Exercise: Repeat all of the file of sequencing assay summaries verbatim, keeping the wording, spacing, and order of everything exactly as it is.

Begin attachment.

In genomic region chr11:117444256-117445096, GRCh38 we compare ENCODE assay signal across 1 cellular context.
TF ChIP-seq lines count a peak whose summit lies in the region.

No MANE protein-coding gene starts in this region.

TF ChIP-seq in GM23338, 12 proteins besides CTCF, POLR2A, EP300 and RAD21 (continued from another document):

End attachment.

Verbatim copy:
In genomic region chr11:117444256-117445096, GRCh38 we compare ENCODE assay signal across 1 cellular context.
TF ChIP-seq lines count a peak whose summit lies in the region.

No MANE protein-coding gene starts in this region.

TF ChIP-seq in GM23338, 12 proteins besides CTCF, POLR2A, EP300 and RAD21 (continued from another document):